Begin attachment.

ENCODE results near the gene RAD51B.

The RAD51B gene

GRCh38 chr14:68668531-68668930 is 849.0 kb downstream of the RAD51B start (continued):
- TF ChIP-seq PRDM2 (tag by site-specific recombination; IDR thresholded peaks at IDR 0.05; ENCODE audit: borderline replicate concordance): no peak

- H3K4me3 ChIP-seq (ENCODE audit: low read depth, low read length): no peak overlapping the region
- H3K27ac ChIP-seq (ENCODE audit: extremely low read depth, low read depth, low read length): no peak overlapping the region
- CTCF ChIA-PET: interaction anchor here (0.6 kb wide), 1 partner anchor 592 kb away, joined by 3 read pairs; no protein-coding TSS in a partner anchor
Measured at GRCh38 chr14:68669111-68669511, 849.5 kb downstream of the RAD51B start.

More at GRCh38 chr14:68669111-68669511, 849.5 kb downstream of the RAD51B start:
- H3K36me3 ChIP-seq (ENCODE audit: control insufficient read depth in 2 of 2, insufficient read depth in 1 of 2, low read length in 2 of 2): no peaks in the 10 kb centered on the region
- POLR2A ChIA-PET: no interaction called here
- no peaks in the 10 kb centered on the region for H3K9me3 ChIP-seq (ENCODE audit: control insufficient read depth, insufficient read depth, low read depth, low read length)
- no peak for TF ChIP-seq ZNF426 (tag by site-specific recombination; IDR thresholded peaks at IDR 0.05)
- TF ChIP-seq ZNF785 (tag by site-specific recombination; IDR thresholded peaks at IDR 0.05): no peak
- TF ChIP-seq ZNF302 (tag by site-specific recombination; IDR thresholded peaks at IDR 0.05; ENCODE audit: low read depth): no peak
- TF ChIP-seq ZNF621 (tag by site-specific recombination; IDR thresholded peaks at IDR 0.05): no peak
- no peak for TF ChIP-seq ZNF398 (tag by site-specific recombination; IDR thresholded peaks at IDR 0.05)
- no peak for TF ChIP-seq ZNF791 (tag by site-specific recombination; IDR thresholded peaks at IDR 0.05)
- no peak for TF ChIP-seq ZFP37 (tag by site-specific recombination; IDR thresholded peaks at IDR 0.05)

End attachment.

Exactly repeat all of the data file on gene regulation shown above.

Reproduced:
ENCODE results near the gene RAD51B.

The RAD51B gene

GRCh38 chr14:68668531-68668930 is 849.0 kb downstream of the RAD51B start (continued):
- TF ChIP-seq PRDM2 (tag by site-specific recombination; IDR thresholded peaks at IDR 0.05; ENCODE audit: borderline replicate concordance): no peak

- H3K4me3 ChIP-seq (ENCODE audit: low read depth, low read length): no peak overlapping the region
- H3K27ac ChIP-seq (ENCODE audit: extremely low read depth, low read depth, low read length): no peak overlapping the region
- CTCF ChIA-PET: interaction anchor here (0.6 kb wide), 1 partner anchor 592 kb away, joined by 3 read pairs; no protein-coding TSS in a partner anchor
Measured at GRCh38 chr14:68669111-68669511, 849.5 kb downstream of the RAD51B start.

More at GRCh38 chr14:68669111-68669511, 849.5 kb downstream of the RAD51B start:
- H3K36me3 ChIP-seq (ENCODE audit: control insufficient read depth in 2 of 2, insufficient read depth in 1 of 2, low read length in 2 of 2): no peaks in the 10 kb centered on the region
- POLR2A ChIA-PET: no interaction called here
- no peaks in the 10 kb centered on the region for H3K9me3 ChIP-seq (ENCODE audit: control insufficient read depth, insufficient read depth, low read depth, low read length)
- no peak for TF ChIP-seq ZNF426 (tag by site-specific recombination; IDR thresholded peaks at IDR 0.05)
- TF ChIP-seq ZNF785 (tag by site-specific recombination; IDR thresholded peaks at IDR 0.05): no peak
- TF ChIP-seq ZNF302 (tag by site-specific recombination; IDR thresholded peaks at IDR 0.05; ENCODE audit: low read depth): no peak
- TF ChIP-seq ZNF621 (tag by site-specific recombination; IDR thresholded peaks at IDR 0.05): no peak
- no peak for TF ChIP-seq ZNF398 (tag by site-specific recombination; IDR thresholded peaks at IDR 0.05)
- no peak for TF ChIP-seq ZNF791 (tag by site-specific recombination; IDR thresholded peaks at IDR 0.05)
- no peak for TF ChIP-seq ZFP37 (tag by site-specific recombination; IDR thresholded peaks at IDR 0.05)